Agritourism about broadening both horizons and incomes

02 December 2022 | News

With agritourism gaining popularity worldwide, rural communities shouldn’t miss the boat on using it to diversify and achieve greater resilience, says Lincoln Associate Professor Jo Fountain.

Tourists are increasingly seeking memorable experiences rather than simply sightseeing opportunities, providing a chance for farmers and other primary producers to supplement their income by showcasing their way of life.

Agritourism also creates value and markets for produce by strengthening agrifood value chains and allowing primary producers to maintain better control of their brand stories.

While agritourism was previously considered synonymous with farm tourism, Dr Fountain – of Lincoln’s Department of Tourism, Sport and Society – urges a broader perspective, describing agritourism as the place where agriculture and tourism intersect.

"In addition to traditional farm tourism activities, agritourism can be based around experiencing agrifood products or may involve activities occurring in areas with an agricultural backdrop,” Dr Fountain said.

"This is due to the changing nature of tourism, which has shifted from being just about photographing remarkable scenery to participating in memorable and interesting activities, engaging all the senses; agritourism can offer that."

Taking photos remains important to tourism, largely due to the use of social media, but "people want to come away not just with photos of a beautiful river but with an experience of white water rafting down that river, or sharing a picnic of local food beside the river".

Agritourists are interested in learning new skills, having deeper experiences, gaining new cultural understandings and supporting local businesses and communities, so there’s a possibility through agritourism to combine these.

Dr Fountain said farmers or food producers could tell stories of sustainable farming practices, ecological regeneration and community and family heritage, "all of which would appeal to particular tourist markets".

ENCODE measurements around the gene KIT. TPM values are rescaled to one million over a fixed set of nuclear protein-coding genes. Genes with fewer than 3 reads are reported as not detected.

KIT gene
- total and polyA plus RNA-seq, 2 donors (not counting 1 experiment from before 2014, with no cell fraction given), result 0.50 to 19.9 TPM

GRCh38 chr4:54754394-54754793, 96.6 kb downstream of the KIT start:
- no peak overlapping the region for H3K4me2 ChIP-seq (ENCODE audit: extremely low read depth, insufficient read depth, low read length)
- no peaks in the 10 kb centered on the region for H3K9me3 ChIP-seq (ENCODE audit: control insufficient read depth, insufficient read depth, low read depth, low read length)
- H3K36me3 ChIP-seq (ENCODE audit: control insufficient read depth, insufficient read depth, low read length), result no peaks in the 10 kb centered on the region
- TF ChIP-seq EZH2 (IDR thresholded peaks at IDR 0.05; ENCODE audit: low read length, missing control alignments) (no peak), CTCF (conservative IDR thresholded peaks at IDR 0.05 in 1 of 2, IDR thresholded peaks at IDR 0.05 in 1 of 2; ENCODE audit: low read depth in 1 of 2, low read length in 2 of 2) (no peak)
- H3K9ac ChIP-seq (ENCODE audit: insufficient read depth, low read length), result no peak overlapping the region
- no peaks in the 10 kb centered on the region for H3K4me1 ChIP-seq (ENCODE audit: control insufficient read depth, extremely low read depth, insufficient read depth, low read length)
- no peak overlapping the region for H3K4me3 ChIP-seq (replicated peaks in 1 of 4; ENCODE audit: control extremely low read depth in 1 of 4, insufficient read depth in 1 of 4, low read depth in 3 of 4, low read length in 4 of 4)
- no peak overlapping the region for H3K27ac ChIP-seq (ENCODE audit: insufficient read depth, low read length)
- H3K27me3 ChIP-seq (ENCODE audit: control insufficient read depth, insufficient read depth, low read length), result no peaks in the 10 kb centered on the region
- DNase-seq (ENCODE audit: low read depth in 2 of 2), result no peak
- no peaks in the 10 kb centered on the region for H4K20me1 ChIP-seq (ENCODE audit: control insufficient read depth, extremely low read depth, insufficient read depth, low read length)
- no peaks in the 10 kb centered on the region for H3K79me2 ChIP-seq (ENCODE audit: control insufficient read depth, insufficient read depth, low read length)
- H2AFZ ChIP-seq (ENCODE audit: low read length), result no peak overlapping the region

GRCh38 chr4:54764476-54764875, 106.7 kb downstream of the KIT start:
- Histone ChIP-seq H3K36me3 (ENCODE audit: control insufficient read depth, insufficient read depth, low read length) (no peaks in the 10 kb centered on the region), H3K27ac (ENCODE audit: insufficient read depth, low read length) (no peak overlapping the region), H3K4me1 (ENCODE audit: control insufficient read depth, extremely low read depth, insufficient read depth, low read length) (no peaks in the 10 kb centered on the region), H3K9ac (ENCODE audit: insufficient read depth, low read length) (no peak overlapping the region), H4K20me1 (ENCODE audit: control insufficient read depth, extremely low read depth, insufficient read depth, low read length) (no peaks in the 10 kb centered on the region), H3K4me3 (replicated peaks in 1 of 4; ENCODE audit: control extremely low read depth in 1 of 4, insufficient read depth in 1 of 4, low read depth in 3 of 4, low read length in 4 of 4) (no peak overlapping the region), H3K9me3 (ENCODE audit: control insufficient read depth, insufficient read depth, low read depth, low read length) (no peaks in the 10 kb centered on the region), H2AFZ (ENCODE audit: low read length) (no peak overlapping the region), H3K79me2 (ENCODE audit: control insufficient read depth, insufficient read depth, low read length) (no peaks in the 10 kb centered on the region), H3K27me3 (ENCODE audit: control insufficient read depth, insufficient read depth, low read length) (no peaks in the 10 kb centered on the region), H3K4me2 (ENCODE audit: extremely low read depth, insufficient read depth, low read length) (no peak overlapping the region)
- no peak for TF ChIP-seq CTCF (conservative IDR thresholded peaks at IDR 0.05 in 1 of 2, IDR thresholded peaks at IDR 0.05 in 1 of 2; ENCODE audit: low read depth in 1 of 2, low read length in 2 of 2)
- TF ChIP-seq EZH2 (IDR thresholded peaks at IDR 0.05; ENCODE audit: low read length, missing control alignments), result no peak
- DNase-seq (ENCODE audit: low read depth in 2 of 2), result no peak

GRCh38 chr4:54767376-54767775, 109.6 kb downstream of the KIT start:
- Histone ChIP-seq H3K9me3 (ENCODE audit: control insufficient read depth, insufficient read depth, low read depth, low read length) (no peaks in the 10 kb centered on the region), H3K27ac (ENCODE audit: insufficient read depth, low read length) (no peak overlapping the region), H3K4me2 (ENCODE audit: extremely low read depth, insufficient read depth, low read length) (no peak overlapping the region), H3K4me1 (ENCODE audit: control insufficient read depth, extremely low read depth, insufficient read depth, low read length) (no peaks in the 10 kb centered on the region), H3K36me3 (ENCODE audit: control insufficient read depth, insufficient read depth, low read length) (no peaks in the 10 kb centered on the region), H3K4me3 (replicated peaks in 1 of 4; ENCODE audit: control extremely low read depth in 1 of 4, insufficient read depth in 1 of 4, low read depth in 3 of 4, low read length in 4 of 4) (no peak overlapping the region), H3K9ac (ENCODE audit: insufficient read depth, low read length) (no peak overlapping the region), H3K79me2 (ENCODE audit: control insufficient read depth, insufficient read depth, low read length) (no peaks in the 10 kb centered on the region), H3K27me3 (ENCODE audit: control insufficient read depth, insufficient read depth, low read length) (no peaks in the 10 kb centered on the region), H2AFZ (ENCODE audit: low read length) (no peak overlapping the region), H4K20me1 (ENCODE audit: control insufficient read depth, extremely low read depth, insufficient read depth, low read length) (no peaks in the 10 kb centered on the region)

For example, those with a farm or rural property that produces agrifood have a range of ways to capitalise on tourism. They might allow people to pick their own fruit and vegetables or host them in accommodation on the property. Additional ideas include hosting weddings, festivals or other events, or involving tourists in ecological restoration projects.

Dr Fountain said engagement in tourism involved different skills than those associated with farming and food production, which could require strengthening the links between the agricultural and tourism sectors.

Farmers and agrifood operators could do this by connecting with neighbours who might be offering agritourism experiences, enlisting tourism operators to help showcase products and opportunities, or collaborating with tourism professionals to manage activities using the amenity value of the property and surrounds.

Dr Fountain said trends had also emerged from the pandemic that supported agritourism opportunities.

"People are getting back to basics, wanting to grow veggies at home, cook from scratch, forage and pick their own food," she said.

"There’s a focus on loving local, exploring our own backyards and supporting local businesses. We’re also seeing more of a focus on wellbeing, not just for ourselves and whānau, but for communities, flora and fauna and the planet as a whole – wellbeing across the entire value chain.

"This is all part of a trend we’re seeing that is all about turning off the phone and getting out into nature, which agritourism can really capitalise on."

For those interested in pursuing agritourism as a career, Lincoln University recently introduced a postgraduate course, Food, Wine and Agritourism: Principles and Practice, to offer an advanced understanding of the way the food, beverage and agritourism sectors affect visitor experiences and regional development.  

Dr Fountain, with Craig Wilson of Quality Tourism Development, recently prepared a practical guide to successful agritourism operation as part of the Postquake Farming Project. The guide, Agritourism in New Zealand, is freely available online.